For the second year, the event exceeded the organizer’s expectations; however, would like to see the City do more

PASO ROBLES — Paso Robles celebrated their second annual Juneteenth Jubilee downtown at the Paso Robles City Park on Saturday, June 18.

Juneteenth marks the final stop on June 19, 1865, of Union Major General Gordon Granger arriving in Galveston, Texas, to announce, “The people of Texas are informed that, in accordance with a proclamation from the Executive of the United States, all slaves are free…”

Photo by Hayley Mattson/PRP

You can see Paso Robles Press’s full story on the meaning behind Juneteenth here.

According to the committee, the Juneteenth Jubilee in Paso Robles is a commitment to an annual celebration building a movement to recognize the emancipation of slavery and celebrate the excellence of Black culture and freedom.

“It was beautiful. Paso came through,” said Paso Robles native Netta Perkins who organized the event. 

Perkins said that they chose Jackie’s Place, which is a Black-owned catering company from San Jose who provided all the food. 

“We ran out of food, but that was a good thing. Next year we will be prepared to have way more food,” said Perkins.

Additionally, throughout the day was music and guest speakers.

Paso Robles City Mayor Steve Martin was one of the speakers at the event, telling Paso Robles Press, “City staff supported the committee organizing the event. The event was successful and positive. I was pleased to attend and deliver the City Council’s Juneteenth presentation.”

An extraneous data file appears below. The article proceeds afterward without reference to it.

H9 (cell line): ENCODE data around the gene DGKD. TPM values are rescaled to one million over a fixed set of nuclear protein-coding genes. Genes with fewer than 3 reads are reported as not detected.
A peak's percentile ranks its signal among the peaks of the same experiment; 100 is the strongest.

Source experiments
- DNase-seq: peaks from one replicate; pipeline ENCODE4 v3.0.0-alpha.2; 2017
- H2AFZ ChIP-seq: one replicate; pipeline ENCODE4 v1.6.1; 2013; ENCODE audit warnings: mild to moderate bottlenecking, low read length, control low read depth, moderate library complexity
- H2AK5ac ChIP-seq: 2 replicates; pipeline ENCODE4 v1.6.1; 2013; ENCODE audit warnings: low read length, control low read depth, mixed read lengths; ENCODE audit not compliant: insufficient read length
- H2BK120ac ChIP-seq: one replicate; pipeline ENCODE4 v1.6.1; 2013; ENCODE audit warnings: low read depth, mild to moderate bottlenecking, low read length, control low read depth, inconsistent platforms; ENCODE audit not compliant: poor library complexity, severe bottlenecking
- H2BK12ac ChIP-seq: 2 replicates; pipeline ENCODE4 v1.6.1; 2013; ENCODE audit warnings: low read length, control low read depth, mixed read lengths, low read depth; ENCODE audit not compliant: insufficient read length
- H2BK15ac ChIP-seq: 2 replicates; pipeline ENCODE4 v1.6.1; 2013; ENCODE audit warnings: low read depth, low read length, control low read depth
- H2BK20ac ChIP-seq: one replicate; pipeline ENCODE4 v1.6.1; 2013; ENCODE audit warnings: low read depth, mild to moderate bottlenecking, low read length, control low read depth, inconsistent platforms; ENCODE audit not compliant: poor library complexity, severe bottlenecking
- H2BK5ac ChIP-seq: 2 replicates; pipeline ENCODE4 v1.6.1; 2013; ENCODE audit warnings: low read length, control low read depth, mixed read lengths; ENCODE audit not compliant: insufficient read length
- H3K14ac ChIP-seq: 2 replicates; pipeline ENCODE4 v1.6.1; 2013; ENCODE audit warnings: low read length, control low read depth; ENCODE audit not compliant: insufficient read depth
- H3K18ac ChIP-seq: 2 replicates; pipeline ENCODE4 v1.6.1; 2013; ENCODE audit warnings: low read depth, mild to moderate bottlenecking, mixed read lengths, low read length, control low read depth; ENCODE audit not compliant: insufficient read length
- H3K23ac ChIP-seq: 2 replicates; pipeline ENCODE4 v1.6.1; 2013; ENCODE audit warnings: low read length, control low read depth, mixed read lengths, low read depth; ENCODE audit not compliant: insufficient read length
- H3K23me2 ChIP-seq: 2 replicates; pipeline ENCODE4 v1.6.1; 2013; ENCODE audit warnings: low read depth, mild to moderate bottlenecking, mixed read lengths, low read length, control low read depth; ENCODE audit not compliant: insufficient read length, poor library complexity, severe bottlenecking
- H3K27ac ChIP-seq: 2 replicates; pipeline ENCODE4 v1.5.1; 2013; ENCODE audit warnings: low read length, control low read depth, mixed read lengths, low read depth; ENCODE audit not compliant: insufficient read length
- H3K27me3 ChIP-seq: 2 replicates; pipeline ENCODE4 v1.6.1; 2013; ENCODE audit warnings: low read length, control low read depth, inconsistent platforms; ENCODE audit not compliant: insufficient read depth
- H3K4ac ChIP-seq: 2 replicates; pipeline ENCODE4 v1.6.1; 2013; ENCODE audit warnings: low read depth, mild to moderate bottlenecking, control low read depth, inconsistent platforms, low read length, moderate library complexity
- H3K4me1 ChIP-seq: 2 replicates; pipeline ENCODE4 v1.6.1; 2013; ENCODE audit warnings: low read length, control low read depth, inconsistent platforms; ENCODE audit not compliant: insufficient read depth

“We kept it traditional. This is what Juneteenth’s about, celebrating [being] free-ish and the food and the music,” said Perkins, “Music always brings the world together. It was amazing.” 

Perkins, a born and raised Paso Roblan, said about 400 people came to the event, exceeding her original expectations. Paso Robles alumni and former residents came back to Paso for the celebration from as far as Sacramento and Los Angeles. 

“I felt like with all of them coming back—it was like they put their hands on us and said we’re here for you. The social injustice that we are going through in Paso, the people of color, them coming and showing me, ‘Netta we got your back, we’re here,’ so that was comforting,” Perkins said.

Perkins, now 50, was a star athlete at Paso Robles High School but says she was not educated on her culture when she was younger, adding that she wasn’t “woke” yet. “Woke” according to Merriam-Webster’s Dictionary, means to be aware of and actively attentive to important facts and issues (especially issues of racial and social justice). 

The Paso Robles Press asked Perkins the difference between the Paso Robles she knew growing up and the Paso Robles she knows today.

“I’m not going to say that it was better back then,” said Perkins, “I just think that a platform of hate was put out there, and a lot of my fellow citizens of Paso Robles jumped on that platform, and it shocked me.”

She added, “Nothing has changed. There is no diversity as far as… we’re not seeing people of power that look like us, but we’re here in the City.”

To create more diversity, Perkins explains that she would like to see people of color represented in City events like the Pioneer Day Parade, California Mid-State Fair, and even local wineries by adding entertainment directed toward people of color.

“Make an effort to put all cultures walking down that parade that live in Paso Robles because we’re not just rodeo country folks here,” Perkins said.

The Paso Robles Press reached out to Mayor Martin for a response to Perkins concerns. Martin responded by explaining that the City of Paso Robles has no authority over the Mid-State Fair’s policies; however, he knows that both the fair and the Pioneer Day Committee are always looking for volunteers to stage and grow their events; everyone is welcome. 

Perkins additionally expressed concerns that the City did not support the Jubilee enough.